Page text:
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|Title:||Service failure and service recovery strategies in the context of higher education : a provincial perspective in South Africa||Authors:||Msosa, Steven Kayambazinthu||Keywords:||Service failure;Service recovery;Perceived justice;SERVREC;Negative emotions||Issue Date:||2019||Abstract:||In recent times, service failure and service recovery have gained the attention of marketing practitioners and scholars because of their significance to the marketing philosophy. However, the focus has been in sectors that have low exit barriers or switching costs for customers and little attention has been paid to sectors with high switching costs, specifically, the higher education sector. The current study seeks to address this gap in the literature. The overall aim of this study is to explore student perception of service failure and service recovery strategies in higher education. A quantitative research approach was adopted and data were collected by means of a modified service recovery self-administered questionnaire. This research encompasses a quantitative, descriptive and cross-sectional study. A purposive sampling technique was adopted to select 430 full-time registered students across three public universities viz. University of KwaZulu Natal (UKZN), Durban University of Technology (DUT) and University of Zululand (UNIZULU). Data were analysed using the Statistical Package for the Social Sciences (SPSS) 24.0 and Smart Partial Least Square (PLS).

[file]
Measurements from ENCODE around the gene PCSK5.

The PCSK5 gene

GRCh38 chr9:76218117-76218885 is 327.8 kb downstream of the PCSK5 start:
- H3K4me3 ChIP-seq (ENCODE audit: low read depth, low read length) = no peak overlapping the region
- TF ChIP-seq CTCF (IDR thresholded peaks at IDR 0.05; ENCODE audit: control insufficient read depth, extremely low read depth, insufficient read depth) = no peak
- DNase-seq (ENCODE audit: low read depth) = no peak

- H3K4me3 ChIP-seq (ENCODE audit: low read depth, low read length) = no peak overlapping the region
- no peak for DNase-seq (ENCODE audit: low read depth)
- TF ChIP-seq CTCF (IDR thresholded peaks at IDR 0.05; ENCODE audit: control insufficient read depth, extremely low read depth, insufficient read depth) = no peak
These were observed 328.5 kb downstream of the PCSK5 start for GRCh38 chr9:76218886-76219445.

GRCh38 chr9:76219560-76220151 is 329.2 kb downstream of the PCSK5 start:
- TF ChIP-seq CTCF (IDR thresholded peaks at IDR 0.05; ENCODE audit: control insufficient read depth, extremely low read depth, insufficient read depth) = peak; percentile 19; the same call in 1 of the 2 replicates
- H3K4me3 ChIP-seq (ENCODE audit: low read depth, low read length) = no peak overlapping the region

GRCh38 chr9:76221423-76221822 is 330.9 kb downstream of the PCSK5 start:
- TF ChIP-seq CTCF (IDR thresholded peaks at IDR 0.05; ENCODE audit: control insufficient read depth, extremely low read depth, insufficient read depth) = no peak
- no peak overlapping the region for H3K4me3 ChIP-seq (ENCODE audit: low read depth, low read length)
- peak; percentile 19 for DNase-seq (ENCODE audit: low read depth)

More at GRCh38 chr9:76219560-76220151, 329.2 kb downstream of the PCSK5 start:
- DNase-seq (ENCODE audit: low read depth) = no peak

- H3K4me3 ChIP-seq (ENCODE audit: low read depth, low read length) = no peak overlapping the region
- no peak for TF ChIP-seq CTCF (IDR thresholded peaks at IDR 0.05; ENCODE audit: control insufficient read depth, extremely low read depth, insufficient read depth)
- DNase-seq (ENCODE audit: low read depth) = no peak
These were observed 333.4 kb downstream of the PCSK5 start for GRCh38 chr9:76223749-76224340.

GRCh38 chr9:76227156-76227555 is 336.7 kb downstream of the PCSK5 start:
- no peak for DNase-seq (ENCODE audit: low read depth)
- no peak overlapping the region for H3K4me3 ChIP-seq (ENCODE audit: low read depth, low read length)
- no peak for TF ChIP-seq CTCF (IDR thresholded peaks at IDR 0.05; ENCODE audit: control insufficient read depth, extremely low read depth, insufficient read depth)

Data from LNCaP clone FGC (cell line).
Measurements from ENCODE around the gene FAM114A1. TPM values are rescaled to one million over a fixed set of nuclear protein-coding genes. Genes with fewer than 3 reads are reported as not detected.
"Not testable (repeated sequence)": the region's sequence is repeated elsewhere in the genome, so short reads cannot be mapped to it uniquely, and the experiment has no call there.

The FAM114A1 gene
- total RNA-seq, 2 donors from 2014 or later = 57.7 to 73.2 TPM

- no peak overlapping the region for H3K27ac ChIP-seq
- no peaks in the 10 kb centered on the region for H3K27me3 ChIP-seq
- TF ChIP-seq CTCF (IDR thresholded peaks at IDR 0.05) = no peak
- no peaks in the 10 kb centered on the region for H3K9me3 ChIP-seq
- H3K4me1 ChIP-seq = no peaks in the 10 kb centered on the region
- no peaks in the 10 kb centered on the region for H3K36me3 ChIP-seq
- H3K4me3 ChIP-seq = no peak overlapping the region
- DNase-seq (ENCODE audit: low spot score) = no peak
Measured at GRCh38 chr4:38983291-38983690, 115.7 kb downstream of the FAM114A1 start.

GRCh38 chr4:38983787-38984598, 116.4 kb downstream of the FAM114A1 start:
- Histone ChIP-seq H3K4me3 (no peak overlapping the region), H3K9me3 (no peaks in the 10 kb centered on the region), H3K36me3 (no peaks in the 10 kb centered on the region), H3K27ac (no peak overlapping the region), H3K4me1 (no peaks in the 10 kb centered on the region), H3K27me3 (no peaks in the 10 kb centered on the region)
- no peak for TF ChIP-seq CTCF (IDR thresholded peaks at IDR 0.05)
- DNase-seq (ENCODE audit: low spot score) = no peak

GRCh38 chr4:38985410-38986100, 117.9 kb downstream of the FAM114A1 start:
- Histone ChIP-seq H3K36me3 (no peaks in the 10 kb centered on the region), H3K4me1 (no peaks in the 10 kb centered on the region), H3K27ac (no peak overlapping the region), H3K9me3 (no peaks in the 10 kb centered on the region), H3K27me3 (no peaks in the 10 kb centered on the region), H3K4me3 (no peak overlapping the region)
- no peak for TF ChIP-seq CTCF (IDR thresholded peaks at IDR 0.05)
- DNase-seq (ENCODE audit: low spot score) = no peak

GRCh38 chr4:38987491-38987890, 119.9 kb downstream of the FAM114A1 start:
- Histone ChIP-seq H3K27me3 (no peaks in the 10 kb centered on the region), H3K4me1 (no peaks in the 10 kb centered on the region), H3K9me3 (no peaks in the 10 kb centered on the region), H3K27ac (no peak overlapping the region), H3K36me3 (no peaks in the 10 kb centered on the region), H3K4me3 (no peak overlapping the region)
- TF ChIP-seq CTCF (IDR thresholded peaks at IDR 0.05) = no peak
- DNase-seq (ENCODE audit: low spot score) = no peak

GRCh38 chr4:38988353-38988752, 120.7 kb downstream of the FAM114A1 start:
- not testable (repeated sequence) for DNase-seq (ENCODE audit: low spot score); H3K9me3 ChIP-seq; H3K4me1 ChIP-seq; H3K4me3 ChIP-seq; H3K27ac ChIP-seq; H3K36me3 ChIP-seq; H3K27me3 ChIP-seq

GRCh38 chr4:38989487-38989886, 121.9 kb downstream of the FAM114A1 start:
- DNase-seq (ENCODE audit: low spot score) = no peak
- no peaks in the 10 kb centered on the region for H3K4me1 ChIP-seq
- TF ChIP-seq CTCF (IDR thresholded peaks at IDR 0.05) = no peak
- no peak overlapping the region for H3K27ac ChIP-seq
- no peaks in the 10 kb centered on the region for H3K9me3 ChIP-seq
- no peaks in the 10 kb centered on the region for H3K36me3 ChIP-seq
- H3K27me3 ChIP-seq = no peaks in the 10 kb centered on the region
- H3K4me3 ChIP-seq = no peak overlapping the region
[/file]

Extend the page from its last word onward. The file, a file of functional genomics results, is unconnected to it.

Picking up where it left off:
Customer perception of service recovery strategies was assessed and the results show that students were satisfied with an explanation and dissatisfied with the speed, empowerment, compensation and apology of the service recovery process. Similarly, student perception of distributive and interactional justice was satisfactory, whereas the majority of the students expressed dissatisfaction with procedural justice. Furthermore, relationships between several variables were evaluated and significant findings that emerged from the correlation analysis were corroborated by previous studies. The study recommended to the management of higher education institutions to offer training to customer-facing employees to enhance their problem- solving, listening, customer service and communication skills. The results also suggest that students prefer interactional justice to achieve recovery satisfaction rather than distributive justice. The practical implication is that managers of institutions should prioritise the use of apology and explanation to foster recovery satisfaction. The study further provides a service recovery model (SERVREC) as a tool for marketing practitioners and institutional managers to address service failure. Future research should be commissioned across many public universities in other provinces or nationally using a large sample size and a longitudinal study.
|Description:||Submitted in fulfillment of the requirements for the Degree of Doctor of Philosophy: Management Sciences: Marketing, Durban University of Technology, Durban, South Africa, 2019.||URI:||http://hdl.handle.net/10321/3325|
|Appears in Collections:||Theses and dissertations (Management Sciences)|
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checked on Nov 12, 2019
checked on Nov 12, 2019
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